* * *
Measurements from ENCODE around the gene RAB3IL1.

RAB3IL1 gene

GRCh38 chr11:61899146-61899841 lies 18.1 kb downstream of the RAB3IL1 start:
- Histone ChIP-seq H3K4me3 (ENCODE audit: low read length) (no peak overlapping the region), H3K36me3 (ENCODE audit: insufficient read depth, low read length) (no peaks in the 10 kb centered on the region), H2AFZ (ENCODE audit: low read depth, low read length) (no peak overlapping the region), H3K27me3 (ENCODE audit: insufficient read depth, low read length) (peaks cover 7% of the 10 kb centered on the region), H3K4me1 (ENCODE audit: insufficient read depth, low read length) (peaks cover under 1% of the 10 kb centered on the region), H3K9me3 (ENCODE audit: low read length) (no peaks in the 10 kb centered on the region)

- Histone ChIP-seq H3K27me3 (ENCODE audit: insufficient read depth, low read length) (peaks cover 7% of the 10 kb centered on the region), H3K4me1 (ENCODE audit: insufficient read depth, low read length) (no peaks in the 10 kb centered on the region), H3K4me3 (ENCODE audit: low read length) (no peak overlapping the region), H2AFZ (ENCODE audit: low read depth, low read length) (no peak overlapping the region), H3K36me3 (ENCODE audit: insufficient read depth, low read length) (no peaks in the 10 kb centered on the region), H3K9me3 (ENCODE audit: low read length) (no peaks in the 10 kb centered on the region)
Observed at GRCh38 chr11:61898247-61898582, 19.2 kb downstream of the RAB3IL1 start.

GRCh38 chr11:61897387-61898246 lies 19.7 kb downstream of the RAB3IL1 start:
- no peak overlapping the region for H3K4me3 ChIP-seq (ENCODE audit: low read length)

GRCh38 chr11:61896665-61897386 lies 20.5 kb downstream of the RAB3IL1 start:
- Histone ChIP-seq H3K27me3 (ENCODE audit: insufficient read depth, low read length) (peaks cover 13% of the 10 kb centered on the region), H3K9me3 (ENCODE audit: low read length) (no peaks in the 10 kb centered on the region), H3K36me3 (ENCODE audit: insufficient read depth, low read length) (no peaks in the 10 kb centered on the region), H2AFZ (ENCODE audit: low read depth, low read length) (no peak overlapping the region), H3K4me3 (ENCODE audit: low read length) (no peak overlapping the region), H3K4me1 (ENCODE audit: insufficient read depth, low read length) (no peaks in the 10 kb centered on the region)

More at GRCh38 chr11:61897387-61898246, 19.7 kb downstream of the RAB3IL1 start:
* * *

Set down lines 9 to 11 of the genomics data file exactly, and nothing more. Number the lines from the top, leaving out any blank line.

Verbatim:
GRCh38 chr11:61896665-61897386 lies 20.5 kb downstream of the RAB3IL1 start:
- Histone ChIP-seq H3K27me3 (ENCODE audit: insufficient read depth, low read length) (peaks cover 13% of the 10 kb centered on the region), H3K9me3 (ENCODE audit: low read length) (no peaks in the 10 kb centered on the region), H3K36me3 (ENCODE audit: insufficient read depth, low read length) (no peaks in the 10 kb centered on the region), H2AFZ (ENCODE audit: low read depth, low read length) (no peak overlapping the region), H3K4me3 (ENCODE audit: low read length) (no peak overlapping the region), H3K4me1 (ENCODE audit: insufficient read depth, low read length) (no peaks in the 10 kb centered on the region)

More at GRCh38 chr11:61897387-61898246, 19.7 kb downstream of the RAB3IL1 start: